The lowest ADD in the dataset is Crystal Palace, who under Tony Pulis had an ADD of just 36.6. On an average pitch of say 100 meters, this mean Palace defends 3.3 meters deeper than the average team, and 10.1 meters deeper than Bayern.

Obviously, not all of this metric represents a conscious tactical choice. Poor teams will generally be playing more in their own half, as their superior opponents lay their will on them. Therefore, this metric needs to be interpreted with care, and in the light of team strength. The extremes like Bayern and Palace are easy, but the less extreme ADD’s are more difficult to interpret. I tend to think of it more as representing a certain style, and not so much as a performance metric.


Passes allowed Per Defensive Action – PPDA

The second metric we’ll use is Colin Trainor’s Passes allowed per Defensive Action. Again, getting used to the acronym probably takes more time than understanding the metric, as it’s quite straightforward actually.

To compute PPDA we divide the amount of passes that a team allows (i.e. passes that the opponent attempts), and divide that number by the amount of defensive actions made. By convenience, we compute this metric over the passes and defensive actions made at least 40 meters from the goal line (OPTA’s 40 coordinate on the x-axis). Colin has explained the reasoning behind this choice very well, so I’ll just refer to his original work here.

Teams that sit back and allow their opponent possession of the ball in their own half and around the halfway line, will note a high PPDA. Lots of opponent passes will be divided by a low number of defensive actions that far from the own goal line. In reverse, teams that aggressively pressure their opponent will note a low PPDA. A low amount of opponent passes will be divided by a high number of defensive actions high up the pitch.

The lowest PPDA (i.e. the highest amount of pressure) in the dataset is again noted by Bayern at 6.9. So, for every 6.9 passes that their opponents make in that zone further than 40 meters from the Bayern goal, Bayern make one defensive action.

The highest PPDA (i.e. the lowest amount of pressure) in the dataset is noted by Mexico’s Atlante for 16.6. Within the top-5 leagues, the highest PPDA was for… Crystal Palace.

I hear you thinking. Doesn’t this mean that ADD and PPDA are essentially the same thing?


Combining ADD and PPDA

Both metrics share common ground, but I’d make the case they are different enough to be valuable. What’s more, they can bring even more insight when combined. ADD tells you where teams performed their defense, PPDA tells you how much defense away from goal they performed. ADD is how high their defensive line was, PPDA is how intense the press was.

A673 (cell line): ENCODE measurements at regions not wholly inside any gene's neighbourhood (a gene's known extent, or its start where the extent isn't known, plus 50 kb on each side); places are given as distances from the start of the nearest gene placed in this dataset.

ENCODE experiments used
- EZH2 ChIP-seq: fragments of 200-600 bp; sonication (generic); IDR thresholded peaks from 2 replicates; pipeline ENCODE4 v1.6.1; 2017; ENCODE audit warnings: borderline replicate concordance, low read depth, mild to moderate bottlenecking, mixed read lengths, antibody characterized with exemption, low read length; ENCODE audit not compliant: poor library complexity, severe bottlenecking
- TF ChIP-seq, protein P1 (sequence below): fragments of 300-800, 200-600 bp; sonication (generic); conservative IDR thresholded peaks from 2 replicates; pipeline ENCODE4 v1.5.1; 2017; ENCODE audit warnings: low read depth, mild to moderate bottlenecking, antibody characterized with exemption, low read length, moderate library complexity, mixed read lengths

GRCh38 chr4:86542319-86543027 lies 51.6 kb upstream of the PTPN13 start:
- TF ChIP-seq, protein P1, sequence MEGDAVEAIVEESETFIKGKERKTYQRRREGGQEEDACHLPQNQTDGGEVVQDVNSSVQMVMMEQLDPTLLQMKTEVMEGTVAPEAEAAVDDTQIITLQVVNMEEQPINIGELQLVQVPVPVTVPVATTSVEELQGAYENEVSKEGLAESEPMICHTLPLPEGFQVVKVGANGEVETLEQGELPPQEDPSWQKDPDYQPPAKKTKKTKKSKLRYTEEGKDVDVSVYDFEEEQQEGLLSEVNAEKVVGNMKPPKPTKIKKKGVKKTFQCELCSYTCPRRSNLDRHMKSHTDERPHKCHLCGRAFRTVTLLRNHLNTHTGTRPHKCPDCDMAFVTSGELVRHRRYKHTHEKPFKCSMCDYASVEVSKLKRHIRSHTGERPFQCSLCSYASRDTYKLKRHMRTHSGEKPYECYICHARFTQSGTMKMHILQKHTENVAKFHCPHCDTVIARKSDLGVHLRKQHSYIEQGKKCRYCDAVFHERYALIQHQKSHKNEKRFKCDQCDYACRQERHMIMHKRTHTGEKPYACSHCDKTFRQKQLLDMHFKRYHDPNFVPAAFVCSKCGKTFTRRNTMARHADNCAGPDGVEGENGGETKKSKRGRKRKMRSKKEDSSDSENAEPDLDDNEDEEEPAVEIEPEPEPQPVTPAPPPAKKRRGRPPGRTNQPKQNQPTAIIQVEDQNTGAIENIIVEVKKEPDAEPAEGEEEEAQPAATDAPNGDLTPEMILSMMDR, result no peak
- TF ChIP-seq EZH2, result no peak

In part, both go hand in hand. Generally, teams that play high defensive lines also use intense press (Bayern), and teams that play deep defensive lines use low press (Palace). The regression line runs in inverse direction.

The R-squared is just 0.46 though, so there is significant variation: teams play high defensive lines with only moderate pressure (Twente), teams that play low defensive lines with high pressure (Cruzeiro), teams that play very deep with moderately low pressure (Queretaro, Montreal), teams that play average defensive lines without defensive pressure (Morelia, Lorient). Oh, and don’t forget to note Bayern stretching the plot in the upper left corner with their absurdly high line and intense press.

There is a lot of work to be done with these metrics. We’ll need to check repeatability (but from face value this should be okay), study teams that get a new manager (to separate player effects from tactical choices), assess potential league effect (cultural differences in defending style), etc.

For now, I’ll leave you with the big plot, where teams further than 1.5 standard deviation from the regression line have been tagged. Click for the full version.

Advanced defensive metrics by team - new layout

Heracles and the failed art of shot blocking

One team in particular has been playing really out of sorts in the Eredivisie so far. Poor little Heracles have noted a 1-0-8 record to open the season with, and therefore occupy the bottom spot of the table with a poor three points from nine played. Still, in analytics terms, something makes them very interesting, and I believe now is the time to share this observation, so that we can follow it over the coming months.

HeraclesIf you’re not a die-hard Eredivisie fan, you may not know all that much about Heracles, so let me tell you something about them. They are a genuinely small team with strong local support, but as a well-run business they’ve been a stable Eredivisie side for ten years now. With your classical education background, you’d probably already noted their cool name, referring to a divine hero in ancient Greek mythology. Our hero was noted for his extreme strength and courage, something that can hardly be more out of place in reference the performance of Heracles the football team this season.

As a first exploration for that disastrous 1-0-8 season opening, I’d probably look at some shot numbers, expressed as per match.

Shots for                             11.6

Shots against                     11.9

TSR                                       0.494

Well, that’s weird. Apparently Heracles have a near balance in shots created and conceded, yet noted that 1-0-8 record. Bad luck, or something to do with shot quality?

ExpG per shot for             0.100

ExpG against                     0.125

Mmm, that’s an ugly picture. Heracles create shots that fly in in a 1 in 10 rate, and concede shots that usually convert at 1 in 8 rate. For years they have been fooling TSR with this behaviour, leading to overestimation of their strength in a metric that values each shot equally. This means that simply combining shots numbers and shot quality should provide part of the answer already.